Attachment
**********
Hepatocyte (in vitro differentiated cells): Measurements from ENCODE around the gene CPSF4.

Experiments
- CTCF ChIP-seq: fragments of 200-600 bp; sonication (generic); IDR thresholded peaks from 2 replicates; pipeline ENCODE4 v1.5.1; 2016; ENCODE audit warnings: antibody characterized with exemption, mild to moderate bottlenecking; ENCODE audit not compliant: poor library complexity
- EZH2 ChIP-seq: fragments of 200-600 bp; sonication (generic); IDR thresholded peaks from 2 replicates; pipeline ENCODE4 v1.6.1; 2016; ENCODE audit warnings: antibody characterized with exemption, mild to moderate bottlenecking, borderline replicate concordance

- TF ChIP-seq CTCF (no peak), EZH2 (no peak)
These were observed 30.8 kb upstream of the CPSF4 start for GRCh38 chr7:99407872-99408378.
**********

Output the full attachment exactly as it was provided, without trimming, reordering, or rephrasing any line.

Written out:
Hepatocyte (in vitro differentiated cells): Measurements from ENCODE around the gene CPSF4.

Experiments
- CTCF ChIP-seq: fragments of 200-600 bp; sonication (generic); IDR thresholded peaks from 2 replicates; pipeline ENCODE4 v1.5.1; 2016; ENCODE audit warnings: antibody characterized with exemption, mild to moderate bottlenecking; ENCODE audit not compliant: poor library complexity
- EZH2 ChIP-seq: fragments of 200-600 bp; sonication (generic); IDR thresholded peaks from 2 replicates; pipeline ENCODE4 v1.6.1; 2016; ENCODE audit warnings: antibody characterized with exemption, mild to moderate bottlenecking, borderline replicate concordance

- TF ChIP-seq CTCF (no peak), EZH2 (no peak)
These were observed 30.8 kb upstream of the CPSF4 start for GRCh38 chr7:99407872-99408378.